The article, "Support for changes to the databases that are used by Office server products and by Windows SharePoint Services (http://support.microsoft.com/default.aspx?scid=kb;EN-US;841057 )" includes a list of unsupported database changes, shown below:
" Examples of such database changes include, but are not limited to, the following:
- Adding database triggers
- Adding new indexes or changing existing indexes within tables
- Adding, changing, or deleting any primary or foreign key relationships
- Changing or deleting existing stored procedures
- Adding new stored procedures
- Adding, changing, or deleting any data in any table of any of the databases for the products that are listed in the "Applies to" section unless Microsoft protocol documentation is followed exactly
- Adding, changing, or deleting any columns in any table of any of the databases for the products that are listed in the "Applies to" section
- Making any modification to the database schema
- Adding tables to any of the databases for the products that are listed in the "Applies to" section Changing the database collation "
This subject comes up rather frequently during discussions and as a proponent of SQL Server in general and especially its Business Intelligence features such as Reporting Services for extending the capabilities of SharePoint solutions, I feel compelled to chime in.
I completely understand Microsoft's position. How could a software company possibly support custom, schema changes or functional modifications to their application? They cannot. Nor can Microsoft really ensure their software will function (optimally) with any type of foreign database object running on the live databses, even a view.
However, accepting Microsoft's position doesn't change two things:
1. SharePoint information is business intelligence information and often times needs to extract, transform, load, and display in other places than its native content database.
2. Where there's a will there's a way.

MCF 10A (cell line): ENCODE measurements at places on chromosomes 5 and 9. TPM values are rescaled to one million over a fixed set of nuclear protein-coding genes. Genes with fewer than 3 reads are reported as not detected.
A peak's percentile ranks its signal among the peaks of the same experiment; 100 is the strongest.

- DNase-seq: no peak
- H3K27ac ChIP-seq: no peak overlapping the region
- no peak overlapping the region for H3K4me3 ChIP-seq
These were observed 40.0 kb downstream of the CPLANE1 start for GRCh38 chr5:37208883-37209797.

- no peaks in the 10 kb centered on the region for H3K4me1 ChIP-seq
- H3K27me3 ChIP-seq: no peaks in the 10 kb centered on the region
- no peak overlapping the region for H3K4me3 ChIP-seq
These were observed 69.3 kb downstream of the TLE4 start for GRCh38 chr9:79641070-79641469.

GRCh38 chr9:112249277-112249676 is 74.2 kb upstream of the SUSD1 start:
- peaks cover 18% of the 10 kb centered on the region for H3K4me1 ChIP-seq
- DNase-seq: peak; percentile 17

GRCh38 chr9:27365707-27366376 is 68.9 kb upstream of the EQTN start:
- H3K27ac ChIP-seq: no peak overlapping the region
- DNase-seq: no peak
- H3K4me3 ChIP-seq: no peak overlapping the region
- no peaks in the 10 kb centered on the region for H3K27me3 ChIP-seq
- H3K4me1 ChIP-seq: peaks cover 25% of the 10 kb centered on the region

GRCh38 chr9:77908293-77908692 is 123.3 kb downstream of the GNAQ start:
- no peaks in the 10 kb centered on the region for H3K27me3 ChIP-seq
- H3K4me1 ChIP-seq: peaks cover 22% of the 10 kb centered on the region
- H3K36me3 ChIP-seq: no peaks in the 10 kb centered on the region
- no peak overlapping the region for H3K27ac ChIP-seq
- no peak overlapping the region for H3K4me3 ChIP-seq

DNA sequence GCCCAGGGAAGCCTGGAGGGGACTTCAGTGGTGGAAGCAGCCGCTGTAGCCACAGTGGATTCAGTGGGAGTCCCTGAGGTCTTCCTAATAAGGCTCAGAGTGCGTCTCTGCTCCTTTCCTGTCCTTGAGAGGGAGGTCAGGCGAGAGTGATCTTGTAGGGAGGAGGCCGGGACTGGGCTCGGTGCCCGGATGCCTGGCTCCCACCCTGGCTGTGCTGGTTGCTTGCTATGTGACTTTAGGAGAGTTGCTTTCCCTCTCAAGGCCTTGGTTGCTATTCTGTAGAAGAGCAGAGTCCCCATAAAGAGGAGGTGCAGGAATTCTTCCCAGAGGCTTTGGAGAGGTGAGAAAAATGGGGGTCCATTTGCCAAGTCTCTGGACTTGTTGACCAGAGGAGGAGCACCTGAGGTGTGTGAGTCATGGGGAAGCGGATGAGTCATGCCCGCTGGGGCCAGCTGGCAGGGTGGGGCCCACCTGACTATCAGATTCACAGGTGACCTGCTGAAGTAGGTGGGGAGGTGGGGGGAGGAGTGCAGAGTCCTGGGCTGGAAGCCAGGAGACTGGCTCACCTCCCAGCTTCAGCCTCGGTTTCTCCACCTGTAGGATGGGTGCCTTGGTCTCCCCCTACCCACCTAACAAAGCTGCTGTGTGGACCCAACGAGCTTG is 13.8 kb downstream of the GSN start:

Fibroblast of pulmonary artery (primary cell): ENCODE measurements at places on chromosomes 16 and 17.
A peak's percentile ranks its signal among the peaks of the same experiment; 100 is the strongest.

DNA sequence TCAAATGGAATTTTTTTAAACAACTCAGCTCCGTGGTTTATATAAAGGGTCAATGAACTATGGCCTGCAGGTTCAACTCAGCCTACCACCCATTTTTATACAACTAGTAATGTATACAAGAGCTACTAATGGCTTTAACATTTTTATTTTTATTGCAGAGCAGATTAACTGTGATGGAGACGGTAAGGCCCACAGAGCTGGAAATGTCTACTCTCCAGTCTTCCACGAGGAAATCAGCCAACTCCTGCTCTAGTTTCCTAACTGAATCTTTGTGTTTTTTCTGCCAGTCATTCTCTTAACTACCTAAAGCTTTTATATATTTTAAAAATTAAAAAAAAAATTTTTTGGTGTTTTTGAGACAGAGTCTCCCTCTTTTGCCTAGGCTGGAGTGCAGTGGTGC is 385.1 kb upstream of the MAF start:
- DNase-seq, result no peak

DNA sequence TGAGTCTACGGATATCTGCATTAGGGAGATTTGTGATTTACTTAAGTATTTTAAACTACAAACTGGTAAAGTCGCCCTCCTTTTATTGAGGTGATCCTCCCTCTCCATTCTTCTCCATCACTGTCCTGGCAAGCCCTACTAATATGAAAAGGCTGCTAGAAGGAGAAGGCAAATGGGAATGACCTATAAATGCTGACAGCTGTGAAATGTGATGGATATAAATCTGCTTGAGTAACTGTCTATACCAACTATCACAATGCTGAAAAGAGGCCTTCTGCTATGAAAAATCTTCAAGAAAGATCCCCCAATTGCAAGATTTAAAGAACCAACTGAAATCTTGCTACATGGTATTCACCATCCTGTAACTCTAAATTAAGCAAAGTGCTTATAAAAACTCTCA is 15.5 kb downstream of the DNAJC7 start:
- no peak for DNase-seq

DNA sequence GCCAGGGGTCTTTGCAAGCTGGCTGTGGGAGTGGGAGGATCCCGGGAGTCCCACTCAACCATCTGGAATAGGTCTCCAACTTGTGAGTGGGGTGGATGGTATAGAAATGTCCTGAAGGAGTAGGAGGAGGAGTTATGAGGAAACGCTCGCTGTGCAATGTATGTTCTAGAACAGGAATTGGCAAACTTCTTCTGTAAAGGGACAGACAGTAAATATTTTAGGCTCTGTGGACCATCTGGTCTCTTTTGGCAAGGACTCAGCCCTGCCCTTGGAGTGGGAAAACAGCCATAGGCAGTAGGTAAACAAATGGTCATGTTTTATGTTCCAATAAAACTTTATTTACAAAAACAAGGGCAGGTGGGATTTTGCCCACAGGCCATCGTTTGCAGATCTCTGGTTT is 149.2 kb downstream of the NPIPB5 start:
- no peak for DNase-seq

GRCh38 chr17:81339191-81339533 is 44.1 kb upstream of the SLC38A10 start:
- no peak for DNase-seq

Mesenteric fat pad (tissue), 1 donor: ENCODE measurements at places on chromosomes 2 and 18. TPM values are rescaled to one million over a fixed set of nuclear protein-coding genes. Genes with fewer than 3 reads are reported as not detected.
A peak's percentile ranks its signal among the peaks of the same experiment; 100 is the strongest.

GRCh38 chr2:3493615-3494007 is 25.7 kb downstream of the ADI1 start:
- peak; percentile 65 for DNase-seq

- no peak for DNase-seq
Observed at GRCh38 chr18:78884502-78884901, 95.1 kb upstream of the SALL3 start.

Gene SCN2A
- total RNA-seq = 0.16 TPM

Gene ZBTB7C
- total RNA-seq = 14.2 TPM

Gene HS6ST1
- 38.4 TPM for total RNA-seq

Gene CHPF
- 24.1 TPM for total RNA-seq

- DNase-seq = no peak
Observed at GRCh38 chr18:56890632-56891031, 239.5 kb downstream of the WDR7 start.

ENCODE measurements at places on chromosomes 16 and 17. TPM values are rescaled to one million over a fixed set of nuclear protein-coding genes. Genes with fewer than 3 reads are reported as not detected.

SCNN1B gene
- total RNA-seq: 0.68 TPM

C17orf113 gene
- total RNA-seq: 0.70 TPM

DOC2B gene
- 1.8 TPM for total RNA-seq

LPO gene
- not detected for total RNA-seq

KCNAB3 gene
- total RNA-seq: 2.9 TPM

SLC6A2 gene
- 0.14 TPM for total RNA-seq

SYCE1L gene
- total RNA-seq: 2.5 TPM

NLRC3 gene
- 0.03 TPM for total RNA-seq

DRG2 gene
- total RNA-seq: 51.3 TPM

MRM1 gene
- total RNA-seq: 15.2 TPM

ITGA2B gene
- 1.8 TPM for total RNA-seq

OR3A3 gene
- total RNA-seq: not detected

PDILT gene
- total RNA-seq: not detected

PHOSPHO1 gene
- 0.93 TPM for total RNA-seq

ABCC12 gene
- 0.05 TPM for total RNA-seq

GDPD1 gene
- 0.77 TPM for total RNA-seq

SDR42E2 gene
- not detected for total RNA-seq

Exploring some scenarios...
If you need to add custom functionality to your SharePoint environment, then you might build your own custom database with triggers, functions, sprocs and all, and then use a programmatic methods to move the data you need out of the SharePoint content databases and into your custom database. Then, use Web Parts to deliver the data and functionality from the custom database throughout the SharePoint Web sites. This does not overstep any of the guidelines listed in the article.
Secondly, T-SQL queries are some times necessary for reports when using the Object Model as an XML data source reaches limitations. If you need to integrate SharePoint data with other systems or for reports you can:
1. Create a database snapshot of the SharePoint content datbase (if you have SQL 2005 / 2008 Enterprise Edition)
2. Use programmatic methods to move the data from the SharePoint content database into an intermediary database for abstraction purposes.
3. Move data into an existing data mart or data warehouse during regular intervals.
Any of these three approaches allows you to leverage Views. The benefits of compiling T-SQL queries as Views is that you can secure them, you can use them as data sources in SQL Reporting Services reports, and you can store them on the database where they are accessible, reusable, they get backed up with database backups, you can optimize query performance with Indexes, and querying Views performs better because you are not storing queries nor are you filtering or transforming data in the Web tier.